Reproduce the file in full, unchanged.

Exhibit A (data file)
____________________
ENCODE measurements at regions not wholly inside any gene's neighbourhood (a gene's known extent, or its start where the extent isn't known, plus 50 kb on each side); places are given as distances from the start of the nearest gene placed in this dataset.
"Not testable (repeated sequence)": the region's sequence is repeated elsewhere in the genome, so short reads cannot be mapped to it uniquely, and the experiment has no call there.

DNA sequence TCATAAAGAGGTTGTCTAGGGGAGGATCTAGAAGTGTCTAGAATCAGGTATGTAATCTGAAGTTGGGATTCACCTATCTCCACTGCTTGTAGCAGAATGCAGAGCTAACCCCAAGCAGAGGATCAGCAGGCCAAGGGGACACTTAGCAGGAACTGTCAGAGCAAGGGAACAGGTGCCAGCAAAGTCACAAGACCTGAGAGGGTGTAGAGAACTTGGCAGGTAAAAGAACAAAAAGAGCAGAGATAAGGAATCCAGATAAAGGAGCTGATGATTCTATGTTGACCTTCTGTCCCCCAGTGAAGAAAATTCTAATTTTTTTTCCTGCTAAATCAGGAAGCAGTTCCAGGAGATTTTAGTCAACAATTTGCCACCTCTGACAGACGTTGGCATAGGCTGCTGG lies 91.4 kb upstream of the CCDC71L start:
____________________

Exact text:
ENCODE measurements at regions not wholly inside any gene's neighbourhood (a gene's known extent, or its start where the extent isn't known, plus 50 kb on each side); places are given as distances from the start of the nearest gene placed in this dataset.
"Not testable (repeated sequence)": the region's sequence is repeated elsewhere in the genome, so short reads cannot be mapped to it uniquely, and the experiment has no call there.

DNA sequence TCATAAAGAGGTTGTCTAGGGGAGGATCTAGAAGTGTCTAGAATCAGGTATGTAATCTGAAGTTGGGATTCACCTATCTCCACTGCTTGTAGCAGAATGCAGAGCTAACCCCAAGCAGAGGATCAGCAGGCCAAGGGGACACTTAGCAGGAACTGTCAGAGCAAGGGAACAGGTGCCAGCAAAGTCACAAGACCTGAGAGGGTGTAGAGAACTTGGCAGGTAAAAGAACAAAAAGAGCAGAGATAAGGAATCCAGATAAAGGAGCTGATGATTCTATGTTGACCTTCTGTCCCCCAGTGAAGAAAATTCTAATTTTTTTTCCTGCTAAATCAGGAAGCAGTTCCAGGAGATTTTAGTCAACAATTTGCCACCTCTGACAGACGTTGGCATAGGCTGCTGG lies 91.4 kb upstream of the CCDC71L start: